Since there’s an insolvency law, there’s really no need for lenders to tag someone as a wilful defaulter. There’s also a risk for a bank if they decide to do so. In a recent ruling, the Bombay High Court said giving discretionary powers to commercial entities like banks without appropriate capacity and training by the rule of law is worrying.

The court saw this issue with some clarity. It proposed a better approach where a lender must follow natural justice and allow a borrower access to all investigative material before taking action. Also, a lender is a party to the credit contract. By extension, they’re not exactly an impartial arbiter in a wilful defaulter proceeding. What if the default is due to the lender not properly appraising the borrower’s creditworthiness?

COUNTERVIEW: It’s necessary

With its September wilful defaulter guidelines, the RBI has realised the problems of bad loans and non-performing assets as inherent and persistent. By enforcing stringent actions against wilful defaulters, the rules will discourage wrongful practices, promote responsible borrowing, and help reduce the burden on the banking system. For large defaulters, improved monitoring and reporting will help banks detect potential risks on time.

The problem of people not paying back their loans is only getting worse in India. As of March 2023, the number of wilful defaulters increased to over ₹3.5 lakh crore, involving over 16,800 accounts. SBI alone accounted for 1,921 accounts. An RBI circular from last June stated that wilful defaulters could be eligible for compromise settlements. This was after a Supreme Court order mandated lenders to give borrowers a chance to represent themselves before declaring their accounts fraudulent.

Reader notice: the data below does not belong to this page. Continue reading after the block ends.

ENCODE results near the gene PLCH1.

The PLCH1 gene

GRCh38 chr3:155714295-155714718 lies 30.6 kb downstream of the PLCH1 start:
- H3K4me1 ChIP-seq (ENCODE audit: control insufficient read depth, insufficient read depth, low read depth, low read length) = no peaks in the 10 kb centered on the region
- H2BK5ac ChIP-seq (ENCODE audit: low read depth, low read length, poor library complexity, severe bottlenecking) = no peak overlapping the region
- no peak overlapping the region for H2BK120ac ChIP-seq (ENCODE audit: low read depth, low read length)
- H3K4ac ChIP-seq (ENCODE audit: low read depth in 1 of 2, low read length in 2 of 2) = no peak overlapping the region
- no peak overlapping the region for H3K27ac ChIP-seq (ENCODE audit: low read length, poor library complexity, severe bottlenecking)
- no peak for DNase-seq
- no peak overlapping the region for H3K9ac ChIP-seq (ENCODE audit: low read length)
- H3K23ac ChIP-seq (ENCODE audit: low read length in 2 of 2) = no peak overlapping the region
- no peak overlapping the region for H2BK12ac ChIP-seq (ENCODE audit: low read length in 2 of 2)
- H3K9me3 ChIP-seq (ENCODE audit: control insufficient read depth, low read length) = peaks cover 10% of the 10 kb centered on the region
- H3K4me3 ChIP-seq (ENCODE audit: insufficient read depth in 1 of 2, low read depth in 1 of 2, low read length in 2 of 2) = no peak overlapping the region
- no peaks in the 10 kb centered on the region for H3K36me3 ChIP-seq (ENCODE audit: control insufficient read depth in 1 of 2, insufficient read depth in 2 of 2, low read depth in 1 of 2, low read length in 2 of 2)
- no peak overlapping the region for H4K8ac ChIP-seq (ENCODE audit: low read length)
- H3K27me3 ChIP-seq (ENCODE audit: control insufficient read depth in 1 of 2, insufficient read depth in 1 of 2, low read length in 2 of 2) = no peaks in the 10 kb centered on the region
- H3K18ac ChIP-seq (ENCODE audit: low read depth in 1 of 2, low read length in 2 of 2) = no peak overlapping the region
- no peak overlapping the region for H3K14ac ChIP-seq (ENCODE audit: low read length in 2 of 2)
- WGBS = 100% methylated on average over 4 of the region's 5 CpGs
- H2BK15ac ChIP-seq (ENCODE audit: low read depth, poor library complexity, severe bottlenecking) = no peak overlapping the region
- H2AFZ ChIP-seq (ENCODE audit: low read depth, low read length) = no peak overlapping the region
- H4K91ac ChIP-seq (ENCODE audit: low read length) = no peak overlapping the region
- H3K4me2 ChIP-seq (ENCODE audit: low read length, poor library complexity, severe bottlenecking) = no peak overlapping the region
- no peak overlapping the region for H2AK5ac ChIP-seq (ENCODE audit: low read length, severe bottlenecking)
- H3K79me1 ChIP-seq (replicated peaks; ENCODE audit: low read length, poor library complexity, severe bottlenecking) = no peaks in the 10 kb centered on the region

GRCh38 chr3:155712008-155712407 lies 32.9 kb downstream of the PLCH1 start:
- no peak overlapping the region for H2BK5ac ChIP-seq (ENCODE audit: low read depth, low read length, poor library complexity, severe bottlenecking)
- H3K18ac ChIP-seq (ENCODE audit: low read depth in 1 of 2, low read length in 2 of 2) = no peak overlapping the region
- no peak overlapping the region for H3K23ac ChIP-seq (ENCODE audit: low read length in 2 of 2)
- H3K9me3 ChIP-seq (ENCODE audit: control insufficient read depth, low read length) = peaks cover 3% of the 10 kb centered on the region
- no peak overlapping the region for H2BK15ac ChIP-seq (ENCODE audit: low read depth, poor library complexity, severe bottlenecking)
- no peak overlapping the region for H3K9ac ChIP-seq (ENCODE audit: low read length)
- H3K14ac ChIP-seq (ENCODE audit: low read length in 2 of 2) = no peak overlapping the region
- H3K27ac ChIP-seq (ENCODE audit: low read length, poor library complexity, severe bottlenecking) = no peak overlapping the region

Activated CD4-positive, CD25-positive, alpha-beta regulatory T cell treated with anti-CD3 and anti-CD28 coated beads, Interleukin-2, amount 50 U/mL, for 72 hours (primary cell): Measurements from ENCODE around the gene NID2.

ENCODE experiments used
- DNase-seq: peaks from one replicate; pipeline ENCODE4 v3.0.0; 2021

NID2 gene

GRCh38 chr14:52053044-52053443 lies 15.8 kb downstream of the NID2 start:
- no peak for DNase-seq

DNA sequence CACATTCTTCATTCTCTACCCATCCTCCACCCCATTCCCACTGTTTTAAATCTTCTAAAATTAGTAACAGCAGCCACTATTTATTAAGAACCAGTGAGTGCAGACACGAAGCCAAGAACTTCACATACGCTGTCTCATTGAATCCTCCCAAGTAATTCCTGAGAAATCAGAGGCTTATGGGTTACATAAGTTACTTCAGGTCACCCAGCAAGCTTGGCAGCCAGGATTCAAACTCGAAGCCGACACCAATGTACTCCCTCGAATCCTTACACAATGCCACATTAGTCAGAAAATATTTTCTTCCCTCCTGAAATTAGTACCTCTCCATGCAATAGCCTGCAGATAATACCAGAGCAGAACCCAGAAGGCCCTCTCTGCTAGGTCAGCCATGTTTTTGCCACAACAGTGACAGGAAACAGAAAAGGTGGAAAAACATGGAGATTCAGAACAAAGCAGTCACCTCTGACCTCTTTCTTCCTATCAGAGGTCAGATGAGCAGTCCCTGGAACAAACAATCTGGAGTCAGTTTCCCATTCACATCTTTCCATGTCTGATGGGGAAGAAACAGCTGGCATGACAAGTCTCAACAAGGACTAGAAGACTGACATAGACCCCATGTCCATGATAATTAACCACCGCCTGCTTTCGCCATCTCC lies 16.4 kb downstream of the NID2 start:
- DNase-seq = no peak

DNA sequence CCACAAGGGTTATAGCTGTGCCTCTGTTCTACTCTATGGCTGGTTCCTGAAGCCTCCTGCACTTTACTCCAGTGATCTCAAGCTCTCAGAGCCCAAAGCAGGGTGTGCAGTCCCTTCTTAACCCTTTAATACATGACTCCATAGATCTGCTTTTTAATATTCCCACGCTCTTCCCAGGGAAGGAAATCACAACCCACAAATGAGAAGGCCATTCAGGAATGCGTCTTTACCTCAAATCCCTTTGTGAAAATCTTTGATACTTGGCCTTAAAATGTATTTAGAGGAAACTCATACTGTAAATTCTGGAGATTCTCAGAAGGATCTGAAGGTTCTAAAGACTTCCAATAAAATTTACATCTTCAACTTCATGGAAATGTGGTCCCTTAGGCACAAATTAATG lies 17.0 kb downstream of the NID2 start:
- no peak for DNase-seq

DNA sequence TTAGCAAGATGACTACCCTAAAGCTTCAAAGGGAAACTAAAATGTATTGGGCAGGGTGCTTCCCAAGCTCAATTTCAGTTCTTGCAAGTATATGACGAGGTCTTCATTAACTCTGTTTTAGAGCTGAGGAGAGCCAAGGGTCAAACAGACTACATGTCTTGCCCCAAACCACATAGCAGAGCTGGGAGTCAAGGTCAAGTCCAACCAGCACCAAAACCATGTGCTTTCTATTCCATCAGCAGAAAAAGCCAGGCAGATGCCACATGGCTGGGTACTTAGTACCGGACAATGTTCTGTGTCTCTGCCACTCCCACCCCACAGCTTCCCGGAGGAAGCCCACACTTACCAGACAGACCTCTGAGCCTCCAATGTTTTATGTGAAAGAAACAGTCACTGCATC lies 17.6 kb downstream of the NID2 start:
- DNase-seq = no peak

Some have even criticised the compromise settlements option. If some borrowers have wilfully lapsed on their financial obligations and engaged in fraudulent activities, they should be made to face the consequences. A stricter regime is necessary, according to some. That includes scrapping the possibility of defaulters being able to get fresh loans 12 months after the settlement. If the wilful defaulter tag should remain, then the individuals and companies should face the music.

Reference Links:

  • Who is a wilful defaulter? An explainer as RBI expands the scope – Mint
  • Wilful Default: A Local Solution For A Global Economic Menace – LiveLaw
  • Have funds but not paying loan? Here’s what the Reserve Bank of India does with willful defaulters – Zee Business
  • Do we still need the ‘wilful defaulter’ framework? – The Indian Express
  • Scrap the ‘wilful defaulter’ tag: Indian banks’ transformation from cheque cashing to digital dash, but with a laggard – The Economic Times
  • NPA and Wilful Defaulters: The Good, The Bad, and The Ugly Side – News18
  • Wilful default cases on the rise: Banks filed suits against 36,150 NPA accounts to recover Rs 9.26 lakh cr in FY23 – Business Today

What is your opinion on this?
(Only subscribers can participate in polls)

a) The wilful defaulter tag should be scrapped.

b) The wilful defaulter tag shouldn’t be scrapped.